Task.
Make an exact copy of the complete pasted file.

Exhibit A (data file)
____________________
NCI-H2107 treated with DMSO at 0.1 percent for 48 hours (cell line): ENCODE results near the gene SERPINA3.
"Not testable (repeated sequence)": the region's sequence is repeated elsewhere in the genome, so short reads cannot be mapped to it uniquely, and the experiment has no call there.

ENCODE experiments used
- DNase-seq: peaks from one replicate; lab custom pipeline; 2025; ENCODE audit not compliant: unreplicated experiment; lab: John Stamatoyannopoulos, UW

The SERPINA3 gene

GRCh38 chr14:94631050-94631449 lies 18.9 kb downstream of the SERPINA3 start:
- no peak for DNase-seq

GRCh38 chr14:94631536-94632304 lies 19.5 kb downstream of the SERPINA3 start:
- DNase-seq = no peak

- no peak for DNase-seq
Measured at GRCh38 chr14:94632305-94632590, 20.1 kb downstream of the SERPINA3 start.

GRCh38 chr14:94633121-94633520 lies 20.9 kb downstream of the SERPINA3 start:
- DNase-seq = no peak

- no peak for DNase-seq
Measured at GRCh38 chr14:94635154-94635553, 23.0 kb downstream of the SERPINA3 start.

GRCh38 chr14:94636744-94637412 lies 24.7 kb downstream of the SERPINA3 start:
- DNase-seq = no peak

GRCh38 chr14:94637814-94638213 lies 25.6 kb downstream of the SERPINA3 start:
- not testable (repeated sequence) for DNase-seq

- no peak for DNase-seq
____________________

NCI-H2107 treated with DMSO at 0.1 percent for 48 hours (cell line): ENCODE results near the gene SERPINA3.
"Not testable (repeated sequence)": the region's sequence is repeated elsewhere in the genome, so short reads cannot be mapped to it uniquely, and the experiment has no call there.

ENCODE experiments used
- DNase-seq: peaks from one replicate; lab custom pipeline; 2025; ENCODE audit not compliant: unreplicated experiment; lab: John Stamatoyannopoulos, UW

The SERPINA3 gene

GRCh38 chr14:94631050-94631449 lies 18.9 kb downstream of the SERPINA3 start:
- no peak for DNase-seq

GRCh38 chr14:94631536-94632304 lies 19.5 kb downstream of the SERPINA3 start:
- DNase-seq = no peak

- no peak for DNase-seq
Measured at GRCh38 chr14:94632305-94632590, 20.1 kb downstream of the SERPINA3 start.

GRCh38 chr14:94633121-94633520 lies 20.9 kb downstream of the SERPINA3 start:
- DNase-seq = no peak

- no peak for DNase-seq
Measured at GRCh38 chr14:94635154-94635553, 23.0 kb downstream of the SERPINA3 start.

GRCh38 chr14:94636744-94637412 lies 24.7 kb downstream of the SERPINA3 start:
- DNase-seq = no peak

GRCh38 chr14:94637814-94638213 lies 25.6 kb downstream of the SERPINA3 start:
- not testable (repeated sequence) for DNase-seq

- no peak for DNase-seq